SUNDAY, JUNE 13: Join Baha’is in working for justice today, as devotees honor Race Unity Day. Baha’is view racism as the most vital moral challenge in America—and have since the inception of the Baha’i faith. Working toward unity is central to this worldwide religious tradition. Baha’u’llah, the founder of the Baha’i faith, noted to his followers that global peace and prosperity can only result from the oneness of humanity; Baha’u’llah’s son, Abdu’l-Baha, would only speak in places where all races were welcome. To assist with the issue of racism, the National Spiritual Assembly of the Baha’is of the United States inaugurated Race Unity Day in 1957, to be celebrated annually on the second Sunday of June. (Read the official Baha’i statement on The Vision of Race Unity, created in 1991, here.)
Baha’is have long been working toward overcoming the core issues that fuel racism, and they believe that a full spiritual transformation must take place before behavior can be fully changed. Baha’is also teach that, before an entire community can change its collective perspective, change must begin at the ground level: in the family. Baha’is, therefore, often make it a family affair to promote unity and work toward erasing racism.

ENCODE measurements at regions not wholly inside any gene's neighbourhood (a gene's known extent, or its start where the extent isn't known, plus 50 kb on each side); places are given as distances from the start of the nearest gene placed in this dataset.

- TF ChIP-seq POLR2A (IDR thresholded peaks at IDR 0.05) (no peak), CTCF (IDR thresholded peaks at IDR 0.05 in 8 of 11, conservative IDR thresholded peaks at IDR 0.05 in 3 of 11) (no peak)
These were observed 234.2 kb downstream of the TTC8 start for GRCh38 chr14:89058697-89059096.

Chicago Conference: African-American Religious Leadership
Of course, racial unity is a goal of virtually all of the world’s great religious traditions. Here’s another example this week: For three days, June 11-13, many African-American church leaders and religious educators are meeting in Chicago to work toward unity, as part of a national conference called “African-American Religious Leadership and the Age of Obama.” (Read all about the conference in this press release, from PR Newswire.) Conference organizers have concluded that, while neighborhoods across the country are becoming more diverse, that diversity is lagging in theological schools.
Dearborn Conference: Religion, Conflict and Peace
“Religion, Conflict and Peace,” another national conference meeting June 11-13 in Dearborn, Michigan, also is addressing these urgent challenges. Here’s one report from that conference, which included Karen Armstrong, Huston Smith and Rabbi David Rosen. In Dearborn, one question kept echoing throughout the conference center: How can individuals help build bridges? What’s your answer? Email us at [email protected] with your thoughts. Care to read more to help fuel your own response? Read the Baha’i view of racial unity from the official website of the Baha’is of the United States.
(By ReadTheSpirit columnist Stephanie Fenton)
(NOTE: To see more short articles about upcoming holidays, festivals and anniversaries, click the “RTS Magazines” tab at the top of this page and select “Religious Holidays.”)